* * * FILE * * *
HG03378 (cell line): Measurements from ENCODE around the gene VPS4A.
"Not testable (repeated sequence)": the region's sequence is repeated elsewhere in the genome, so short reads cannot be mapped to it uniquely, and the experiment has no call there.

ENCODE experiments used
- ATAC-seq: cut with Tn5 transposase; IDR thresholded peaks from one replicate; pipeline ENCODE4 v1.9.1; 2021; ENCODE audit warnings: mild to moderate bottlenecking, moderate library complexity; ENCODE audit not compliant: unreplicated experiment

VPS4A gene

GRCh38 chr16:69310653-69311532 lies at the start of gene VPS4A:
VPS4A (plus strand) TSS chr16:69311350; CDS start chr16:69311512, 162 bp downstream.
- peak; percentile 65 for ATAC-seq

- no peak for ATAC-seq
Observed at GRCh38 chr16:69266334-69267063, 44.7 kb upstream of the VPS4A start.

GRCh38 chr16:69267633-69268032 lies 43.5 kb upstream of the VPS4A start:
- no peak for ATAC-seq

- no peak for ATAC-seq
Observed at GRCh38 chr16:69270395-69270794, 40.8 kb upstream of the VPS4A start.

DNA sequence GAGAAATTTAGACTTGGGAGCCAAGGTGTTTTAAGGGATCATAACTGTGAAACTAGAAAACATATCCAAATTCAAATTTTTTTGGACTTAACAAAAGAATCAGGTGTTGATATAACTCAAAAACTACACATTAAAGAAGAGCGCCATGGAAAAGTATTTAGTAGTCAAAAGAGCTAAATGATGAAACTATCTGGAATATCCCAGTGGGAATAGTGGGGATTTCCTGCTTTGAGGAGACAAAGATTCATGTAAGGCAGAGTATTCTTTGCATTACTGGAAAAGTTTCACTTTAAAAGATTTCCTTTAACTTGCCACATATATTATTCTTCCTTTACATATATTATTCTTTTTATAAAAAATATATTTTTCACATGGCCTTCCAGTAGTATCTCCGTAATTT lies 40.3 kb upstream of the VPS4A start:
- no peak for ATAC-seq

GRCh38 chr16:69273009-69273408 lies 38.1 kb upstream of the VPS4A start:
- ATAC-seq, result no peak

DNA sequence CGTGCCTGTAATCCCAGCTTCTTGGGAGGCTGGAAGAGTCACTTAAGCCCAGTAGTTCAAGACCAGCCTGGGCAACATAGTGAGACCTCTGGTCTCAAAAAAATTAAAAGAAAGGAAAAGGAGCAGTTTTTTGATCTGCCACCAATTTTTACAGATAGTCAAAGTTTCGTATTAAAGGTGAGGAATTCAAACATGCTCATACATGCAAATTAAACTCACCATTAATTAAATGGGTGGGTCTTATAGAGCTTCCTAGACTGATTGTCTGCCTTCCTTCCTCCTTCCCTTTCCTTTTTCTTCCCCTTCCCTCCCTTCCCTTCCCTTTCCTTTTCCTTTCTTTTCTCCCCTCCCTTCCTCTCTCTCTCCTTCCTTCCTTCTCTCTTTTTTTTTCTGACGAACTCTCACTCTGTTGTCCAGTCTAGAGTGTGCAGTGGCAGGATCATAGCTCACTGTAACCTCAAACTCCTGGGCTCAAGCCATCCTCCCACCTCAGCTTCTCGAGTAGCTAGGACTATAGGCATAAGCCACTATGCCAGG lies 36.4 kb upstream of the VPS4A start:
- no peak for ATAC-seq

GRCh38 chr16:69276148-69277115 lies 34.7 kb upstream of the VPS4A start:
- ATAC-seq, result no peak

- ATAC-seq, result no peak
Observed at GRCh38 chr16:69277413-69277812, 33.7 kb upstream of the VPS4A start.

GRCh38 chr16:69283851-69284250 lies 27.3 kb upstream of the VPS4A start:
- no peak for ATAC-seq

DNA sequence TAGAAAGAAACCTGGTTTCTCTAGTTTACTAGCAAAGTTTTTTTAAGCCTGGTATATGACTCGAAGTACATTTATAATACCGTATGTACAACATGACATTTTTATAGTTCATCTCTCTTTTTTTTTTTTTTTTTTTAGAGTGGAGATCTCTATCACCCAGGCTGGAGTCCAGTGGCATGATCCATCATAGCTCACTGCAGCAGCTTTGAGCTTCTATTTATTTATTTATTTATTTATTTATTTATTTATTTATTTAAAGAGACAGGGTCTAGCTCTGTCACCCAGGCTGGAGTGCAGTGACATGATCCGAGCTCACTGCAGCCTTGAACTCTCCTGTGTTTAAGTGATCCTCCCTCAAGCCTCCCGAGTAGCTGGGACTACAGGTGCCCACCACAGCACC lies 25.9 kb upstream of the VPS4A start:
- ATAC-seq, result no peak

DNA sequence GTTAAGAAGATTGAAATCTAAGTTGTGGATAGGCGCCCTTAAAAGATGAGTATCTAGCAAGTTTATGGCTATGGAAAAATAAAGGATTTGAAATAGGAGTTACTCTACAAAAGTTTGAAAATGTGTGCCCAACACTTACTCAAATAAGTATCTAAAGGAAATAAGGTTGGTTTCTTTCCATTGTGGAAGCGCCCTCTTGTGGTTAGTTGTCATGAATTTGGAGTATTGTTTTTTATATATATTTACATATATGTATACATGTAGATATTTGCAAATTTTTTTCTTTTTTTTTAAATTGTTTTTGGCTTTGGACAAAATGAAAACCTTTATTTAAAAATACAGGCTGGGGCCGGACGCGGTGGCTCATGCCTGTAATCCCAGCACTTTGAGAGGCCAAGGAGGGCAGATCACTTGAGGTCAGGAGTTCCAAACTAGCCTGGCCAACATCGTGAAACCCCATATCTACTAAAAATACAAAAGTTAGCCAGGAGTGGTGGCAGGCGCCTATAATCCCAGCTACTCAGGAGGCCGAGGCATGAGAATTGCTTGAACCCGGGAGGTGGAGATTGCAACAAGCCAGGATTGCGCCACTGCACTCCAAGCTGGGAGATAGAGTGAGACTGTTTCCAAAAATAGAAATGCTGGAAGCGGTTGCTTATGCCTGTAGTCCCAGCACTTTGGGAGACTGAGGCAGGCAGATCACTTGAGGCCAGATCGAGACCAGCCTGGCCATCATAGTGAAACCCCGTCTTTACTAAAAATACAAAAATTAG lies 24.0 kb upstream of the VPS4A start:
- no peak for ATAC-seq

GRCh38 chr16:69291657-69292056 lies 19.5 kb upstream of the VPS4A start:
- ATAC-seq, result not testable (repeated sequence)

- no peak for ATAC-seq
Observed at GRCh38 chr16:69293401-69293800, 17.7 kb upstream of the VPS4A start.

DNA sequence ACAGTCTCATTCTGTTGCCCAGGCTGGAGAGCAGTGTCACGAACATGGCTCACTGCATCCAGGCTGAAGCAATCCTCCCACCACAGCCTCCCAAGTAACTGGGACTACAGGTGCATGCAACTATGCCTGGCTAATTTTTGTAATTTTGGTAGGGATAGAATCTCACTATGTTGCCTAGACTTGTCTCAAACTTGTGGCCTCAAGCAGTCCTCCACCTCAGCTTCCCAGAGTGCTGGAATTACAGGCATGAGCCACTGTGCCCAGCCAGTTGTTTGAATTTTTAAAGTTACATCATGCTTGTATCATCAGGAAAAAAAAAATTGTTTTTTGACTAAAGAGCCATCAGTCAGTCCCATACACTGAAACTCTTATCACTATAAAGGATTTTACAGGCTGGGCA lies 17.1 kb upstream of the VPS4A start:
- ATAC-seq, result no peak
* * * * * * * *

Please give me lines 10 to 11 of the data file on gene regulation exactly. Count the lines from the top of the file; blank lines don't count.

Observed at GRCh38 chr16:69266334-69267063, 44.7 kb upstream of the VPS4A start.

GRCh38 chr16:69267633-69268032 lies 43.5 kb upstream of the VPS4A start: